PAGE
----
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The Crab Nebula is not an emission or reflection nebula but the remnant of a supernova that exploded in the year 1054 (Earth time) and was noticed and recorded by astronomers in China. This is a bicolor narrowband image with just 2.5 hours of total exposure (1.5 hours H-alpha, 1 hour O-III).

The Crab Nebula is expanding, and fairly rapidly compared to the usually long time scale of astronomical change. To demonstrate this I made the animation below using three images: (1) An image from POSS-I, the first Palomar Sky Survey, from around 1955, (2) An image from the second survey, POSS-II, from around 1995, and (3) this image from 2014. These three images are aligned with each other based on the fixed stars in the image so that the expansion of the Crab Nebula (or any other movement in the frame) can be seen. Although the three images don't match exactly in overall appearance, the expansion of the nebula can be easily seen by comparing the positions of the various strands of nebulosity versus nearby stars.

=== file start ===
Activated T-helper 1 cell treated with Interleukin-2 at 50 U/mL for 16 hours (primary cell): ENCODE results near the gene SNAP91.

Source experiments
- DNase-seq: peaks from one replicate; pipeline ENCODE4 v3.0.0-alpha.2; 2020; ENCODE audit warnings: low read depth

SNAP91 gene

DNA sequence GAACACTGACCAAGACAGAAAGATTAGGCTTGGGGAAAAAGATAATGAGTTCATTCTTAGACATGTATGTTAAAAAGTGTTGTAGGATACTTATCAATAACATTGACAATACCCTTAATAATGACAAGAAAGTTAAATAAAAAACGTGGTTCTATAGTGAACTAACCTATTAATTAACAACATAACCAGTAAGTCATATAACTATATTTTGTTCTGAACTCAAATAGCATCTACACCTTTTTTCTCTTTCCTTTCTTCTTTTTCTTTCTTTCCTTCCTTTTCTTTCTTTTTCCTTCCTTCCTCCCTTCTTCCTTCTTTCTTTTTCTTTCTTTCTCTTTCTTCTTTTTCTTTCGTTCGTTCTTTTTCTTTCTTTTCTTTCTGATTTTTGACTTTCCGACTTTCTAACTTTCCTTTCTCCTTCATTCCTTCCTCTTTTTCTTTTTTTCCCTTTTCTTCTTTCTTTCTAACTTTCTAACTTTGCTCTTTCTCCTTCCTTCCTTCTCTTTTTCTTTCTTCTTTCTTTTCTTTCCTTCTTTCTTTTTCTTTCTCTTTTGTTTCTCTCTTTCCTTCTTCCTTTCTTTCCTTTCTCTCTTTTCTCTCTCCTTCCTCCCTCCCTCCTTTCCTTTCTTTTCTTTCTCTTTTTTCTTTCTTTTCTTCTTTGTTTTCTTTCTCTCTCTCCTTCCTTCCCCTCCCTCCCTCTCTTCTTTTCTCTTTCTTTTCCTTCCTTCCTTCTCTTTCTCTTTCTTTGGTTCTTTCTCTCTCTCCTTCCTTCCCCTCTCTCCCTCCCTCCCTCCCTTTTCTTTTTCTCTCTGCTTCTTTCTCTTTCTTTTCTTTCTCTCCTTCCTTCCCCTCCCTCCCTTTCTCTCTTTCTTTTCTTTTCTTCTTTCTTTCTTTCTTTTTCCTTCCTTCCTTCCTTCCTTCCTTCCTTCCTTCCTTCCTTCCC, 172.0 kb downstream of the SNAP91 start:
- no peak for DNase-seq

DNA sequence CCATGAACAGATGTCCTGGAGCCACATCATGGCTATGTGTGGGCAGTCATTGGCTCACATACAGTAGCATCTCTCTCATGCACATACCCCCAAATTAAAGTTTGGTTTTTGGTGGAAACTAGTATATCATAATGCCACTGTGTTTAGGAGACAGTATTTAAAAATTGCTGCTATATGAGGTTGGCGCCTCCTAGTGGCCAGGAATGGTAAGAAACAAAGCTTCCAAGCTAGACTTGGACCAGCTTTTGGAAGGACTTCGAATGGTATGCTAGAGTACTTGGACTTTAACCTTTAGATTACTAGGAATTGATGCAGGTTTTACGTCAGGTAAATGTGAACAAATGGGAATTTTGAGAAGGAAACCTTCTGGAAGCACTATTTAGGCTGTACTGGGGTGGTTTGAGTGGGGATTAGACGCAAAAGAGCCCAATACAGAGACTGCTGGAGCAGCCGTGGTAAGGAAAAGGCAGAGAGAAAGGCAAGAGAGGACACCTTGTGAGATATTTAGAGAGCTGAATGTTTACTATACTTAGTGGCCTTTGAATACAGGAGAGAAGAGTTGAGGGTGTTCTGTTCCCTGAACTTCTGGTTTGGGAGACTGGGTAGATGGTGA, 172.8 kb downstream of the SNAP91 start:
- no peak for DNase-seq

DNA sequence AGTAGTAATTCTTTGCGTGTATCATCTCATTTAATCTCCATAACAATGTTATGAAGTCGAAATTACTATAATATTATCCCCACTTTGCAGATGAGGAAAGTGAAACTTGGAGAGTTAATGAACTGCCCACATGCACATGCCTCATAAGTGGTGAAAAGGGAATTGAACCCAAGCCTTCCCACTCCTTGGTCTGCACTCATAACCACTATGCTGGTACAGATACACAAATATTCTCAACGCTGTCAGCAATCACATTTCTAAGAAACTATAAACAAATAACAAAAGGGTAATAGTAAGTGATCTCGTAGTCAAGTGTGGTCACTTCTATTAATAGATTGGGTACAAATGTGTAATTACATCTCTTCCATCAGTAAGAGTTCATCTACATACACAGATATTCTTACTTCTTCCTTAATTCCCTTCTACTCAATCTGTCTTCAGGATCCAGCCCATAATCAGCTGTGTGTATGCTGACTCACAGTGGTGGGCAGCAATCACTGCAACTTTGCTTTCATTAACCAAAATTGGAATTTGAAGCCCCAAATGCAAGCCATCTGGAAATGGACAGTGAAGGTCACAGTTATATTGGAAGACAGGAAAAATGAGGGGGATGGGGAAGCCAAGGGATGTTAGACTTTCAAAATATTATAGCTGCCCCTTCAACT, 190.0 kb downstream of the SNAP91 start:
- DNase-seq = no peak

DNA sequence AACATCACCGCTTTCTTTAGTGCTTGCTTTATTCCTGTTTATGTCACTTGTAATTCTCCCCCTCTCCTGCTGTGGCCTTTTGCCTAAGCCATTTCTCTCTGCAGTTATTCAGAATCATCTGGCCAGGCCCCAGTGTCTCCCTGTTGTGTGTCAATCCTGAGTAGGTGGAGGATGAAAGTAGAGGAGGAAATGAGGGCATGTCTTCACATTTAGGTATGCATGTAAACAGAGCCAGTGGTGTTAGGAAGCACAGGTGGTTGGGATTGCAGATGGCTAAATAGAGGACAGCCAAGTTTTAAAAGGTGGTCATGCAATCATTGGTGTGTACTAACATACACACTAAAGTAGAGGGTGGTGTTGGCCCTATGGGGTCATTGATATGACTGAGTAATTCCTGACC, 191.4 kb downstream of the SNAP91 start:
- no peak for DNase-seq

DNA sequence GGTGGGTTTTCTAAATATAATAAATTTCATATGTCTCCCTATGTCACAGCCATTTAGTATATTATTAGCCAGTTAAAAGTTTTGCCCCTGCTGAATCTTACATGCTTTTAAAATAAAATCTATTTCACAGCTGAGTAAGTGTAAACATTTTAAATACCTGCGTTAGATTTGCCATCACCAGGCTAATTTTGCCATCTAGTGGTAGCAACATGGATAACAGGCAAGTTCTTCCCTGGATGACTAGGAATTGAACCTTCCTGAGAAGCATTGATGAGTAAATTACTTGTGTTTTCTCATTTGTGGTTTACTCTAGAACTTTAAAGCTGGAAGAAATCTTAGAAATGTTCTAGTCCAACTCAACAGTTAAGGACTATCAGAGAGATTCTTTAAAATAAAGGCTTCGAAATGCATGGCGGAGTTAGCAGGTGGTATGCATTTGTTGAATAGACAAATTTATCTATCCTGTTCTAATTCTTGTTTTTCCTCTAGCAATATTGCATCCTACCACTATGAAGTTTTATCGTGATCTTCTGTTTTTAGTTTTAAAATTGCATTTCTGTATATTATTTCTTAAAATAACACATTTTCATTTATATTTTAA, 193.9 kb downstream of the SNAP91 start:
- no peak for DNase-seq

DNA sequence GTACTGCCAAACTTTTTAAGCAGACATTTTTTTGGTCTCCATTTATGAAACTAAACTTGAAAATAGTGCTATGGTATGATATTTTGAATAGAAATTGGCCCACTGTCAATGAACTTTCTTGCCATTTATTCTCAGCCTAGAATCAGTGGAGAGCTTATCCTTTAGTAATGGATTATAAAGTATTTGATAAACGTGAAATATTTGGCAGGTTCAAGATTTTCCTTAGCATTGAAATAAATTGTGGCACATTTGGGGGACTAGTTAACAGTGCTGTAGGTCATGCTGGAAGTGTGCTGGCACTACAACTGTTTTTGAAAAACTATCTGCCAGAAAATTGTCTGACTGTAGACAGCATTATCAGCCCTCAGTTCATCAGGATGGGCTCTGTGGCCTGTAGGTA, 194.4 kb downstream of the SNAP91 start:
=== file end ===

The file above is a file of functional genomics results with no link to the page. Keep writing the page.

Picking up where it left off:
We can even use this animation to make our own estimate of when the Crab nebula was born via the supernova explosion. I chose a C-shaped filament in the lower left of the nebula and measured that it moves about 8.5 pixels from the first image (1955) to the last (2014), which gives a rate of movement of 8.5/(2014-1955) = 0.14 pixels per year. This filament is about 128 pixels from the center of the nebula so it would take 128/0.14 = 914 years to travel there from the center. This gives a birth year of 2014 - 914 = 1100, which is in the right ballpark.

To the upper right of the nebula is a star in motion. This is the magnitude-11.5 star TYC 1309-1640-1 and it has a high proper motion of about 1/4 arcseconds per year. The image scale here is about 1 arcsecond per pixel, so from 1955 to 2014 it moves (2014-1955)/4 = 15 arcseconds = 15 pixels.